Another very important factor that determines profitability for contractors is the proximity of the construction site to their office, material depots, labor houses, and more. Proximity has a direct bearing on transportation costs, which in turn, impact fixed costs, which in turn, impact profitability.

How the Cost of New Home Construction Is Determined by Contractors

Two new construction homes being built - without windows in
Two new construction homes being built – without windows in

If you push a contractor too much to learn about their profit margins, you will eventually find that they will actually be willing to let the contract slide if clients persist too much. Their point is, ”why does it matter what our profit margins are?” because in their opinion, clients should only negotiate for the cost of material.

This moves to show just how protective contactors are of their profit margins. If you were planning on using this information to get an edge over a contractor in terms of negotiation, keep this factor in mind as well.

A contractor friend of ours seconded this opinion. When asked the same question, he replied with another question; “would you care if airliners made $2 profit on a $100 ticket or $50? You should focus on the quality of service, not the profit margin. If you really want to negotiate, you should be willing to move from first-class to economy.”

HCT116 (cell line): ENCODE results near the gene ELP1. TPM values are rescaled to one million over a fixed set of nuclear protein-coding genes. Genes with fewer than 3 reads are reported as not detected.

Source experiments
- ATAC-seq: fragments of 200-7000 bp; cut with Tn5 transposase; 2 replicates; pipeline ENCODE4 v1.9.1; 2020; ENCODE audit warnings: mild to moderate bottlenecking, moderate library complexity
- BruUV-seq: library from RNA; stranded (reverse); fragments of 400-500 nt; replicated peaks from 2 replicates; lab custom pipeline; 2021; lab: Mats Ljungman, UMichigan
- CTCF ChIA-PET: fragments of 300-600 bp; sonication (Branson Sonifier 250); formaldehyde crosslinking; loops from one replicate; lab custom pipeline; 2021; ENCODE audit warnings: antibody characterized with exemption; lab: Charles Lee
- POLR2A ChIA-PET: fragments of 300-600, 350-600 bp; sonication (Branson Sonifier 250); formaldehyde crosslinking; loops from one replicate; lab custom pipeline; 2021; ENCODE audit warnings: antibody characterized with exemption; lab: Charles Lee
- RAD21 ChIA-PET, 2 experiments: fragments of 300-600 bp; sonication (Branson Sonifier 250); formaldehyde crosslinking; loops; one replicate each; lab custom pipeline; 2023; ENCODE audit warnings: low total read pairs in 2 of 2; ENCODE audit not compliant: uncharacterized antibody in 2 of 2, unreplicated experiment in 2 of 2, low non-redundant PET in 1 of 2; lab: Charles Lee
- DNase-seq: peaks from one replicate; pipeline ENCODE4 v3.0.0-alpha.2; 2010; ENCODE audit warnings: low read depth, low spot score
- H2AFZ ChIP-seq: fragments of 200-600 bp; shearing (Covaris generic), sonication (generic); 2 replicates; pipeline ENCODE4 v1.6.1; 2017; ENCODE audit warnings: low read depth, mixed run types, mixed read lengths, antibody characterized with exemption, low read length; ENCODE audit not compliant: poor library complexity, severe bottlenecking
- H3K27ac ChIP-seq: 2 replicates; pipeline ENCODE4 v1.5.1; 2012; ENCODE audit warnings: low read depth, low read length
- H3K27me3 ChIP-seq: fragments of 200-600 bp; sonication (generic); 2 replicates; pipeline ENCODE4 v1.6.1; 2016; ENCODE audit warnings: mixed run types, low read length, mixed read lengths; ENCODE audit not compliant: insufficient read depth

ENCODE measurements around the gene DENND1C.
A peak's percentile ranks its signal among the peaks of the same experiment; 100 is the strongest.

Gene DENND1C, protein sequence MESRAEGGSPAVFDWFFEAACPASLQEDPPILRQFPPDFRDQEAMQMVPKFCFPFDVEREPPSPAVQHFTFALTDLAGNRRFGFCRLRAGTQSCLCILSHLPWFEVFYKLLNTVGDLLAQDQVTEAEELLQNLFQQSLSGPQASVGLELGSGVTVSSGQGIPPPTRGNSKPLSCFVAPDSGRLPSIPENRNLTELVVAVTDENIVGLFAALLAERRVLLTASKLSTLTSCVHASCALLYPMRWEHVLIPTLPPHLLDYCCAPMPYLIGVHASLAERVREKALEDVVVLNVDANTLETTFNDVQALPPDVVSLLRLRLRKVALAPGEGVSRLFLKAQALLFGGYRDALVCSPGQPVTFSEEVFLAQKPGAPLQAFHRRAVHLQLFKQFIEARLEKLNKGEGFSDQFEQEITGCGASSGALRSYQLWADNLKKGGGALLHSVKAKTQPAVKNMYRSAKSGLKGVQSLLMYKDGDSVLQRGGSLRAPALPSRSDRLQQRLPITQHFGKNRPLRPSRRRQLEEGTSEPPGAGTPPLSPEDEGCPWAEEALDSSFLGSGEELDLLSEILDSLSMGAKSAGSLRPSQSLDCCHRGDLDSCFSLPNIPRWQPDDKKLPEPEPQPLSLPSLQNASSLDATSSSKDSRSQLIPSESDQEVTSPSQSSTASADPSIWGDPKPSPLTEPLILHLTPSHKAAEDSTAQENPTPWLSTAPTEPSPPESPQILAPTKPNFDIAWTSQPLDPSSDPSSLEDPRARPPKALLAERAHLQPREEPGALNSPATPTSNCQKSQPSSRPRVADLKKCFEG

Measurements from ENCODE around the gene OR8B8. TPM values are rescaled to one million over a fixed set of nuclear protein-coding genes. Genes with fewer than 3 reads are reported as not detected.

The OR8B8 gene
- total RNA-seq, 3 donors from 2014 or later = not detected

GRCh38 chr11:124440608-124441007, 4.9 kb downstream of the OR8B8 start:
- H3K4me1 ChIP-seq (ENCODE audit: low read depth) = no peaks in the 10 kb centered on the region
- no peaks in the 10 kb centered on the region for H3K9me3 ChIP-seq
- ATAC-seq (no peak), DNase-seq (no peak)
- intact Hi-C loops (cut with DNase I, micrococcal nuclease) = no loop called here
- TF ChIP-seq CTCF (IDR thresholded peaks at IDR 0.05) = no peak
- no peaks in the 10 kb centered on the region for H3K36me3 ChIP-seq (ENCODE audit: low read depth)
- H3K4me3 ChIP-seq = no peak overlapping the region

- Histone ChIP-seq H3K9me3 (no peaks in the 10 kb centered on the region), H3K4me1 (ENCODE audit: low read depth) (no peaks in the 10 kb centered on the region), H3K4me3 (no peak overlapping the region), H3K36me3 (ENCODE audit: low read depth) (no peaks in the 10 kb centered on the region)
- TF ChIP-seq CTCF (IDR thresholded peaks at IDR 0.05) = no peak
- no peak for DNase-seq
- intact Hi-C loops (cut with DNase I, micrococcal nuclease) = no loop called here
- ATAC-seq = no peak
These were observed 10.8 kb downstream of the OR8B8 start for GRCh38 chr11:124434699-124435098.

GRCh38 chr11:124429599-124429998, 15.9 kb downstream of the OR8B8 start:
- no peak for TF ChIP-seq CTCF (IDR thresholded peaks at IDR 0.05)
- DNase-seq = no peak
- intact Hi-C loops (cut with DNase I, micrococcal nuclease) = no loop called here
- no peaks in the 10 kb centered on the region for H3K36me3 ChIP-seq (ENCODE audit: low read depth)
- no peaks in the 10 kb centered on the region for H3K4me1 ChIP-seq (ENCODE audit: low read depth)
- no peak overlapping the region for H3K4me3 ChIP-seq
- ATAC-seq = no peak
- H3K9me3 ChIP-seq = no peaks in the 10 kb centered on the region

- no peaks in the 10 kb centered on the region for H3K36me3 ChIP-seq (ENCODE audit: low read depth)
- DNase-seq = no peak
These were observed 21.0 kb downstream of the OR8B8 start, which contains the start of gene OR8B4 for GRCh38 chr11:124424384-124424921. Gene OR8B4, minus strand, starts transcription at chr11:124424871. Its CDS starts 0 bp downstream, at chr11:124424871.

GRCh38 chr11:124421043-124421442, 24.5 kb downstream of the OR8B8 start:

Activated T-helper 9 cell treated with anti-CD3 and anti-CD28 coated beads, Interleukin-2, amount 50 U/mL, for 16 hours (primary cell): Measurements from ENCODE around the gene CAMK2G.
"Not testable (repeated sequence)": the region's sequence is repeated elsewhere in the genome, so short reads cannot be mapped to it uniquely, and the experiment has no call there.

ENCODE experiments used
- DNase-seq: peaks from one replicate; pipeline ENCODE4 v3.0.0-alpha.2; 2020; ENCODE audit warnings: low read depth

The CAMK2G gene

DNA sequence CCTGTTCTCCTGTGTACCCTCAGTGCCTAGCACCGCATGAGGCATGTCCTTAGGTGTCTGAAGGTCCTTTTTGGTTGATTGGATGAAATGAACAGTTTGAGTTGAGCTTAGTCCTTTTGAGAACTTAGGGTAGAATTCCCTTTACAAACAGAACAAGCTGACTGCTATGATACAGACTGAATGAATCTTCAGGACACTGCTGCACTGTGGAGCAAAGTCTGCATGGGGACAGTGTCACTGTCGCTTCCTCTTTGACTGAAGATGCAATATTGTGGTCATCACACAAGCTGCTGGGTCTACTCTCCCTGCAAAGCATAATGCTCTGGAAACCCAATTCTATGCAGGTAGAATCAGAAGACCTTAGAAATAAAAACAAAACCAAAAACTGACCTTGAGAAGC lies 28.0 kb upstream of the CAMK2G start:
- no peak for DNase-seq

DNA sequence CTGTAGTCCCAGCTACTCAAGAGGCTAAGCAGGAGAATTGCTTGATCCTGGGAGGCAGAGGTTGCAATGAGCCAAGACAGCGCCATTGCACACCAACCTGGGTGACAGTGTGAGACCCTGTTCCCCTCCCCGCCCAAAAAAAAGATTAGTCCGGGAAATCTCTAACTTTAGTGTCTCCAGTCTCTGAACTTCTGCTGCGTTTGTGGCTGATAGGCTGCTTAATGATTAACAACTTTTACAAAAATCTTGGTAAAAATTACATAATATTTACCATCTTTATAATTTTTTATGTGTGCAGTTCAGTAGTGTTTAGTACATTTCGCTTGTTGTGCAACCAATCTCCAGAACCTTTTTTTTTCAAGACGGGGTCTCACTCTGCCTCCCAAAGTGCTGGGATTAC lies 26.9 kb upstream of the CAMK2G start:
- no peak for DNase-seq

When determining the cost of material that is going to be used, contractors always ‘pad’ their estimates. This is because of the constantly fluctuating raw material market. Contractors always maintain a 5%-7% margin when giving estimates, keeping inflation in mind.

Rise in raw material prices would be catered to by the margin they provided. However, if the prices go down, the amount homeowners will have to pay will still remain the same, effectively increasing their profit margins. The ‘padding’ helps them give relatively reliable estimates by accounting for uncertainty while guaranteeing a profit.